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Supreme Judicial Court Rules

Code of Judicial Conduct

Supreme Judicial Court Rules Canon 4: A judge shall refrain from political activity inconsistent with the independence,* impartiality,* or integrity* of the judiciary

Effective Date: 01/01/2016
Updates: Adopted October 8, 2015, effective January 1, 2016

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Rule 4.1 Political and campaign activities

(A) 

A judge shall not: 

(1) act as a leader in, or hold an office in, a political organization; 

(2) make speeches on behalf of a political organization or candidate; 

(3) publicly endorse or oppose a candidate for any public office; 

(4) solicit funds for, pay an assessment to, or make a contribution to a political organization or a candidate for public office; or 

(5) attend or purchase tickets for dinners or other events sponsored by a political organization or a candidate for public office or intended to raise money or gather support for or against a political organization or candidate. 

(B) 

A judge may engage in activity in support or on behalf of measures to improve the law, the legal system, or the administration of justice, provided that the judge complies with the other provisions of this Code. 

(C) 

On assuming a judicial office, a judge shall resign any elective public office then held. 

Comment 

[1] While judges have the right to participate as citizens in their communities and not be isolated from the society in which they live, judges must at all times act in a manner that promotes public confidence in their independence, integrity, and impartiality. This Rule imposes restrictions on a judge's political activities because public confidence in the judiciary is eroded if judges are perceived to be subject to political influence or give the impression of favoring the interests of a political organization or candidate. 

[2] The restrictions in Paragraph (A) prohibit a judge from engaging in any public display in support of or opposition to a political candidate, including displaying a bumper sticker on an automobile the judge regularly uses, posting a campaign sign outside the judge's residence, signing nomination papers for a political candidate or ballot issue, carrying a campaign sign, distributing campaign literature, or encouraging people to vote for or give money to a particular candidate or political organization. 

[3] A judge may not avoid the restrictions imposed by this Rule by making contributions or endorsements through a spouse, domestic partner, or other member of the judge's family. Political contributions by the judge's spouse or domestic partner must result from that person's independent choice, and checks by which contributions are made must not include the name of the judge.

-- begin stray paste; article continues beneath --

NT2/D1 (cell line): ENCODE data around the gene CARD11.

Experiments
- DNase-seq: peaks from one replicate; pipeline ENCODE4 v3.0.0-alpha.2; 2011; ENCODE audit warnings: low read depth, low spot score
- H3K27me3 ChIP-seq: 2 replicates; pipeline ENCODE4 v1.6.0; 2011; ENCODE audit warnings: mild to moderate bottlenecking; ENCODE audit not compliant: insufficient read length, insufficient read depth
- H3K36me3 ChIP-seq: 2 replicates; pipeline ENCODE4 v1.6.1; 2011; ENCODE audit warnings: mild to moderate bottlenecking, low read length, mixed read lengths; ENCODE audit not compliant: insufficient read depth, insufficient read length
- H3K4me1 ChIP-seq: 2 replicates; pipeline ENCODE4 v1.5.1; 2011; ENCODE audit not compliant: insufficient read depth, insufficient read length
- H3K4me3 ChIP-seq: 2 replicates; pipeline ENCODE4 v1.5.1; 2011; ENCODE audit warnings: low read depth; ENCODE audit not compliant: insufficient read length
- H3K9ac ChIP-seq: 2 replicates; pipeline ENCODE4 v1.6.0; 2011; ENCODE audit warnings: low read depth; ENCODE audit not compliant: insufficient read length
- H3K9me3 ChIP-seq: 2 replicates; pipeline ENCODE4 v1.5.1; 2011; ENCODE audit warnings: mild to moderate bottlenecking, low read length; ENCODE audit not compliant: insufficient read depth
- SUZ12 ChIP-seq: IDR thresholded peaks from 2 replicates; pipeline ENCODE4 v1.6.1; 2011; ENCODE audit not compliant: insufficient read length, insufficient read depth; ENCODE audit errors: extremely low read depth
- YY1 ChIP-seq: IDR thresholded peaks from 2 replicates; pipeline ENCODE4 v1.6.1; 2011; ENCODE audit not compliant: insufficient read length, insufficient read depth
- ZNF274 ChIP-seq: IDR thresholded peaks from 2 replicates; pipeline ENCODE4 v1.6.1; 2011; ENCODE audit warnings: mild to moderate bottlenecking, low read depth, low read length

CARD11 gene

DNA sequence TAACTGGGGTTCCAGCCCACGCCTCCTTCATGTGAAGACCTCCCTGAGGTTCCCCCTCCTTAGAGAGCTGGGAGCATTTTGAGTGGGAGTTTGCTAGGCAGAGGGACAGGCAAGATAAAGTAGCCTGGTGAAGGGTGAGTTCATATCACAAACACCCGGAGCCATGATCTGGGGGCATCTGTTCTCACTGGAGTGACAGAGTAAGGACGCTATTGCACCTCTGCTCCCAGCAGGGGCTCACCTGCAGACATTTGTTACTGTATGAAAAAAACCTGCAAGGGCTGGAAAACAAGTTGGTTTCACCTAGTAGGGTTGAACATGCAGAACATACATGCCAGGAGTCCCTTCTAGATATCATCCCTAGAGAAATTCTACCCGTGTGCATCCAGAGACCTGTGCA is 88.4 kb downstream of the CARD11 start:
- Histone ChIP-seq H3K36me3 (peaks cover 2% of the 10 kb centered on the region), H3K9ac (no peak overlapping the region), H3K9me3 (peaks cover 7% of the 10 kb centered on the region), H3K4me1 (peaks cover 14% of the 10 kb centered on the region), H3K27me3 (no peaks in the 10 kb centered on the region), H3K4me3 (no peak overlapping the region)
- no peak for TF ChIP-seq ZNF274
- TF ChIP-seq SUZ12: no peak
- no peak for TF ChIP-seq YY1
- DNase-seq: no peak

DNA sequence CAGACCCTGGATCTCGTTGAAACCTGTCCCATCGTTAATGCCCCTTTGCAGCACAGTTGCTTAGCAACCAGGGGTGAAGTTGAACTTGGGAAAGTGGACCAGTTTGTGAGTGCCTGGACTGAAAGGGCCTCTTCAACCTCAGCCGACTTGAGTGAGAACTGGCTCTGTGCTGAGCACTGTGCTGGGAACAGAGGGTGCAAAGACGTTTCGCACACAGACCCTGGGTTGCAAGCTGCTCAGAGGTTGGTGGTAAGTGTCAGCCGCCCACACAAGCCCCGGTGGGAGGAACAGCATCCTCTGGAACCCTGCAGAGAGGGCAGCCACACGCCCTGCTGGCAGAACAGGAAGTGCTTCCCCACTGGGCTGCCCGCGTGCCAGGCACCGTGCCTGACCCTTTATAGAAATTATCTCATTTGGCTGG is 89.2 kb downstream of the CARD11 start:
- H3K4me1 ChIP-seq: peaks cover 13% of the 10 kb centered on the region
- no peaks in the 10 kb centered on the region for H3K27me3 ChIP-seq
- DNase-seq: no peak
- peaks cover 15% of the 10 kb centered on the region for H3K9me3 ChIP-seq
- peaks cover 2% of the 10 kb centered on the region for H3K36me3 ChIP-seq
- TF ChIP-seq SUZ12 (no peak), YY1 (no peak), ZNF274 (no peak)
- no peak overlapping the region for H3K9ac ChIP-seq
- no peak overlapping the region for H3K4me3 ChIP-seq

[4] Although members of the judge's family are free to engage in their own political activity, including running for public office, a judge must not endorse, appear to endorse, become involved in, or publicly associate with any family member’s political activity or campaign for public office. 

[5] A judge may register as a member of a political party. A judge may also attend non-partisan events, such as a forum that is open to all candidates and is intended to inform the public

Rule 4.2 Activities of judges who become candidates for nonjudicial office

(A) Upon becoming a candidate in a primary or general election for elective office, a judge shall resign from judicial office. 

(B) Upon becoming a candidate for a nonjudicial appointive office, a judge is not required to resign from judicial office, provided that the judge complies with the other provisions of this Code. 

Comment

[1] The “resign to run” rule set forth in Paragraph (A) ensures that a judge cannot use the judicial office to promote his or her candidacy. When a judge is seeking appointive nonjudicial office, however, the dangers are not sufficient to warrant imposing the “resign to run” rule. 

[2] Upon being appointed to any nonjudicial office except as permitted by Rule 3.4, a judge must resign from judicial office.

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Note: Asterisk (*) indicates that the term is defined in the Terminology section.
 

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